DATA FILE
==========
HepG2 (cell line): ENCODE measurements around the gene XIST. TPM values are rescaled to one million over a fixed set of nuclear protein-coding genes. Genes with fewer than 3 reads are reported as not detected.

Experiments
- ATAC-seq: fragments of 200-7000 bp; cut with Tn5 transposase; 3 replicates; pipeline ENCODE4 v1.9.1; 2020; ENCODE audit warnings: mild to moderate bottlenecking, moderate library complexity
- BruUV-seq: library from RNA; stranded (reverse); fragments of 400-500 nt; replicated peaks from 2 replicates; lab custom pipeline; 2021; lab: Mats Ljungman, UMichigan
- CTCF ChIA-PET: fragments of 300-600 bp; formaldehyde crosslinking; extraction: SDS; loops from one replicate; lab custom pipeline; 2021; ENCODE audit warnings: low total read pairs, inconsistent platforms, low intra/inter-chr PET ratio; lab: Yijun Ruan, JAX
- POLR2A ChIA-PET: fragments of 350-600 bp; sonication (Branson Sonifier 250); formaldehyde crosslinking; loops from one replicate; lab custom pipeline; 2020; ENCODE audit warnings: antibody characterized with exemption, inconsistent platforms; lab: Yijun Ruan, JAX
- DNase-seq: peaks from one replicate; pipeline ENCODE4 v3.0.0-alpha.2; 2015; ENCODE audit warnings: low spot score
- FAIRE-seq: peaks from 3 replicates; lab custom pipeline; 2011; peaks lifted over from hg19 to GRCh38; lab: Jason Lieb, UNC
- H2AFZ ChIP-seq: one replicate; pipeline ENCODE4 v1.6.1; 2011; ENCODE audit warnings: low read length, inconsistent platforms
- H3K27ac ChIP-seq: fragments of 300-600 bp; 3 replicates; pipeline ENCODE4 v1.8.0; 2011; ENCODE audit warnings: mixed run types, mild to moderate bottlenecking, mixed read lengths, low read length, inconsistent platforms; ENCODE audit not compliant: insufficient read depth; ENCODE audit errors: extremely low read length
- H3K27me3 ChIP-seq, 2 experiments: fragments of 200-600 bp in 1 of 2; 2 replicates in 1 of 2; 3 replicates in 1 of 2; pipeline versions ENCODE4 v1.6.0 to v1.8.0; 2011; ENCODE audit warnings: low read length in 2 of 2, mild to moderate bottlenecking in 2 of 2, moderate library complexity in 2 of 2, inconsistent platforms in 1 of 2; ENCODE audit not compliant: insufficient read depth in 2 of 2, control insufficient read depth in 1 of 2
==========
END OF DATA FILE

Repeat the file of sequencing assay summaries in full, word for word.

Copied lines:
HepG2 (cell line): ENCODE measurements around the gene XIST. TPM values are rescaled to one million over a fixed set of nuclear protein-coding genes. Genes with fewer than 3 reads are reported as not detected.

Experiments
- ATAC-seq: fragments of 200-7000 bp; cut with Tn5 transposase; 3 replicates; pipeline ENCODE4 v1.9.1; 2020; ENCODE audit warnings: mild to moderate bottlenecking, moderate library complexity
- BruUV-seq: library from RNA; stranded (reverse); fragments of 400-500 nt; replicated peaks from 2 replicates; lab custom pipeline; 2021; lab: Mats Ljungman, UMichigan
- CTCF ChIA-PET: fragments of 300-600 bp; formaldehyde crosslinking; extraction: SDS; loops from one replicate; lab custom pipeline; 2021; ENCODE audit warnings: low total read pairs, inconsistent platforms, low intra/inter-chr PET ratio; lab: Yijun Ruan, JAX
- POLR2A ChIA-PET: fragments of 350-600 bp; sonication (Branson Sonifier 250); formaldehyde crosslinking; loops from one replicate; lab custom pipeline; 2020; ENCODE audit warnings: antibody characterized with exemption, inconsistent platforms; lab: Yijun Ruan, JAX
- DNase-seq: peaks from one replicate; pipeline ENCODE4 v3.0.0-alpha.2; 2015; ENCODE audit warnings: low spot score
- FAIRE-seq: peaks from 3 replicates; lab custom pipeline; 2011; peaks lifted over from hg19 to GRCh38; lab: Jason Lieb, UNC
- H2AFZ ChIP-seq: one replicate; pipeline ENCODE4 v1.6.1; 2011; ENCODE audit warnings: low read length, inconsistent platforms
- H3K27ac ChIP-seq: fragments of 300-600 bp; 3 replicates; pipeline ENCODE4 v1.8.0; 2011; ENCODE audit warnings: mixed run types, mild to moderate bottlenecking, mixed read lengths, low read length, inconsistent platforms; ENCODE audit not compliant: insufficient read depth; ENCODE audit errors: extremely low read length
- H3K27me3 ChIP-seq, 2 experiments: fragments of 200-600 bp in 1 of 2; 2 replicates in 1 of 2; 3 replicates in 1 of 2; pipeline versions ENCODE4 v1.6.0 to v1.8.0; 2011; ENCODE audit warnings: low read length in 2 of 2, mild to moderate bottlenecking in 2 of 2, moderate library complexity in 2 of 2, inconsistent platforms in 1 of 2; ENCODE audit not compliant: insufficient read depth in 2 of 2, control insufficient read depth in 1 of 2